Another important aspect of the vijnanamaya kosha is its direct connection with the manomaya kosha – in other words, the Yogis realized our emotions profoundly impact our ability to reason.  And, since our physical and energetic state deeply influences our feelings, it is equally true that our cognitive abilities are as dependent upon good care of these koshas as care of our minds themselves.

You will perhaps note that this is in strong contrast with much thinking in Western culture.  We tend to tell ourselves that we can treat our bodies poorly or fail to deal with our emotions and still think clearly and “objectively” – a belief the Yogis strongly challenge.  If we don’t treat our health – both physical and emotional – seriously, we will have a very difficult time calming or focusing the mind, let alone growing wiser.

Finally, it is also important to remember that the koshas are not hierarchical and therefore that the position of the vijnanamaya kosha “above” the other koshas is not meant to suggest that it is superior to or truer than our feelings or physical state.  Again, each layer of our being plays a crucial role in our functioning in the world, as well as our spiritual growth.  That much said, it is significant that our cognitive layer sits between our bodies, energy, and feelings on one side and what is referred to as our “bliss body” on the other – that is, the clarity of our minds directly impacts whether we focus so strongly on the worldly that we lost touch with our inner joy, or instead build the ability to embrace both our material circumstances as well as our inherent inner peace at the same time.

The Anandamaya Kosha: Peace Within

The fifth and final layer is our anandamaya kosha, or the “bliss body.”  According to the Yogis, this layer of joy and happiness is always present inside ourselves.  However, our ability to experience it is directly related to our state of mind.

If our minds are agitated or undisciplined, it is hard to experience joy, even if our bodies are healthy and lives harmonious – in other words, without mental control, it is easy to be so caught up in the external that we fail to realize the true source of our peace inside of us, a challenge that is even greater when our lives are in a state of turbulence.  In this sense, gaining control of the mind (and readers of this blog will recall that “control” is one of the meanings of the word yoga ) is largely about building the ability to stay in touch with the anandamaya kosha amid the challenges we experience in the other layers.

That much said, it’s also very important to remember a theme throughout this article, which is that all the layers are connected and interdependent.  This means it’s important not to focus on the anandamaya kosha to the point that we lose touch with the other layers – if we do, the disharmony and friction we will soon experience in body and mind will quickly pull our lives out of balance.  Again, the key is to stay in touch with this inner joy while also honoring the reality and merit the other layers of life.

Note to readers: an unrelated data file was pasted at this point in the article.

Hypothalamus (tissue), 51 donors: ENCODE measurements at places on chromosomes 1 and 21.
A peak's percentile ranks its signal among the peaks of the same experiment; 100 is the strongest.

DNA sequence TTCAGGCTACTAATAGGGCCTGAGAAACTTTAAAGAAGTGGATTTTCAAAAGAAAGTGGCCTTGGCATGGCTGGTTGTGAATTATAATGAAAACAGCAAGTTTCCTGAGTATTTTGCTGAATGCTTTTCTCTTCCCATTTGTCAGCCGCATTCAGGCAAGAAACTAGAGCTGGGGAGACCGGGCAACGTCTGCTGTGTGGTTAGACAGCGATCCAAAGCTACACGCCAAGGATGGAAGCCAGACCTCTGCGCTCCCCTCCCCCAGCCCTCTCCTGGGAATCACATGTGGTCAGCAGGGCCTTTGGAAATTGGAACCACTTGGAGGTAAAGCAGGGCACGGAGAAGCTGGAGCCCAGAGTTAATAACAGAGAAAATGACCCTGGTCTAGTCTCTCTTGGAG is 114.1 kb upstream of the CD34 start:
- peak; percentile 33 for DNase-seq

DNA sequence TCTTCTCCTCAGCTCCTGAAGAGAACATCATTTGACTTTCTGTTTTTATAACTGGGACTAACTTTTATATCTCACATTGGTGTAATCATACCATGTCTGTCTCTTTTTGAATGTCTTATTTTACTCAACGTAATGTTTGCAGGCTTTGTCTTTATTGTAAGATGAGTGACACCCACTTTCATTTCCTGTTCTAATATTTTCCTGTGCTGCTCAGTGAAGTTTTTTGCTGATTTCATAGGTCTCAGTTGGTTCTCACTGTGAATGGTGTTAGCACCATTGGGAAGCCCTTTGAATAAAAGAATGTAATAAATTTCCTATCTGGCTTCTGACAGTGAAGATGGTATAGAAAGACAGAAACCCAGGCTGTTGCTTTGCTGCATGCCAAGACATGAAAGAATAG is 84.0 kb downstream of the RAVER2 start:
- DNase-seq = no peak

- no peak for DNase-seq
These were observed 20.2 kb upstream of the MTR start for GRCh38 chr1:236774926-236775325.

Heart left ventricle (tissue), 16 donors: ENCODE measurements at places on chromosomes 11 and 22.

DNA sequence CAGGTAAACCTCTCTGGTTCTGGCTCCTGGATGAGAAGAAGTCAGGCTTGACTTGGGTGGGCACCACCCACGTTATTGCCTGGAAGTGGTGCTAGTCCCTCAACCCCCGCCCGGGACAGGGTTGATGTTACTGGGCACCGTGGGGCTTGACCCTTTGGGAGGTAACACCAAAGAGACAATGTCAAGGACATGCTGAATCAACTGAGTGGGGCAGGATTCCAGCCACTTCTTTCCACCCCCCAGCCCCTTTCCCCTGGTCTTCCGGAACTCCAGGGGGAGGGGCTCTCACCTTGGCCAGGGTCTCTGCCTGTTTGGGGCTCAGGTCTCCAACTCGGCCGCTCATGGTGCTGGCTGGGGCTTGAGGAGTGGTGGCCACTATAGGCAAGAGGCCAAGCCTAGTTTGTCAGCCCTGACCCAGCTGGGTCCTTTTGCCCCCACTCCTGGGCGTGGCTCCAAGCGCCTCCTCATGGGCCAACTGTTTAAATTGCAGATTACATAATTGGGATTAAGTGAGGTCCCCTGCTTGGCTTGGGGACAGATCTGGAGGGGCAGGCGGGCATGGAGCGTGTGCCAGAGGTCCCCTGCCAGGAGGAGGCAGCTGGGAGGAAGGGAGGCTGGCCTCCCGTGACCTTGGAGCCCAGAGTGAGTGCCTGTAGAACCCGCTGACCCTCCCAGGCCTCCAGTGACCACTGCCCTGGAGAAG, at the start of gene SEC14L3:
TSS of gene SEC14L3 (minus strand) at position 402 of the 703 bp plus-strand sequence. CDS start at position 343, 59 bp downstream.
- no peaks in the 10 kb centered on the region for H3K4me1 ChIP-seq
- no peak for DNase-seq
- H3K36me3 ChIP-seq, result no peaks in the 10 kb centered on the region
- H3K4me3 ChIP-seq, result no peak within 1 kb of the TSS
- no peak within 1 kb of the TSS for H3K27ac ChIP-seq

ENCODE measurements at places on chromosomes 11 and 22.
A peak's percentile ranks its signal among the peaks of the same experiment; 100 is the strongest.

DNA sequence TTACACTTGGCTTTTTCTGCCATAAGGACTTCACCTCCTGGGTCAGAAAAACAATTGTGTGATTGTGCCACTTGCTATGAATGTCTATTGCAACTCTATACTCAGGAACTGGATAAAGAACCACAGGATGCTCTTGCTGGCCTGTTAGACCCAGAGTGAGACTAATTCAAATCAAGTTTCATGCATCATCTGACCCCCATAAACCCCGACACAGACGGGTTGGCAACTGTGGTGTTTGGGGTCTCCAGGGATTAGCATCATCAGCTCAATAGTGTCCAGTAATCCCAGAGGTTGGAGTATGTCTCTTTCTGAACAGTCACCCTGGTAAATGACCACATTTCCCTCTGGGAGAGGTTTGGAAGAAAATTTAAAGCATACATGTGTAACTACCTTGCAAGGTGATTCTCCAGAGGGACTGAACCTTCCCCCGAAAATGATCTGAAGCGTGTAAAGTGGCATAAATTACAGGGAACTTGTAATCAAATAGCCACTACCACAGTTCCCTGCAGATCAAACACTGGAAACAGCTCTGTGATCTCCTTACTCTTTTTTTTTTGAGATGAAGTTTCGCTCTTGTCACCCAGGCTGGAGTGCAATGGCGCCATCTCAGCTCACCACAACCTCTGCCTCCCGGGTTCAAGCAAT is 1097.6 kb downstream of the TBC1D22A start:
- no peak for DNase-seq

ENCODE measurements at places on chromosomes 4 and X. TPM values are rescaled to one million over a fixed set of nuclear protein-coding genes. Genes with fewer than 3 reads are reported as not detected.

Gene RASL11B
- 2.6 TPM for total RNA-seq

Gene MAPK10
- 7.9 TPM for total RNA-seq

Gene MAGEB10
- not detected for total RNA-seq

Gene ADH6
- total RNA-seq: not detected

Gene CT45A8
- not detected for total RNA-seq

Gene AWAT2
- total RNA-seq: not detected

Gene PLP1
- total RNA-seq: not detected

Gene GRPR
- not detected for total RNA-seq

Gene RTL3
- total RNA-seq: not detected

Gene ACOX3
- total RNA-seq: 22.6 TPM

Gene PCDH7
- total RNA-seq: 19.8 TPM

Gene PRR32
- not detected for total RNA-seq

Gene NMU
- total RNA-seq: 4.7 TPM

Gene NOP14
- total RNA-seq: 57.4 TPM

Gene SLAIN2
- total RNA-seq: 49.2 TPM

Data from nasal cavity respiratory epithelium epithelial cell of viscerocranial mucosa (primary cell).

The Koshas, Interdependence & Life

To conclude, two of the most valuable lessons to be learned from the koshas are the principles of conditional existence and interdependence – the more we observe each layer, the more we realize that our thoughts and feelings are an ever-changing product of the conditions of our lives.  The more we can appreciate both of these, the more openness we can have to ourselves and to those around us.

Ultimately, this becomes the avenue for true compassion, even in areas of profound difference.  When we can see that even our most deeply-held beliefs and feelings are the results of our experiences, we can hold a place for people who think and feel differently, knowing as we do that their lives and experiences have of course been different from ours.

Similarly, as we come to appreciate the fact that our different layers have a constant impact on one another, we get better at remembering that the same is true of life – that we are all constantly influencing and being influenced by one another.  The Buddhist referred to this as “interdependent co-origination” – that is, that we are all constantly affecting one another and that the process is always multi-directional.

When we learn to embrace this interdependence and to live in a way that stays in constant awareness of this, we are able to rise above mistaken emotions that harm us, such as blame and vilification and judgment, and reside in a place of peace and ease.  In this way, greater appreciation of the koshas inside us can help us live with greater compassion and joy, even amid the natural dance and drama of life….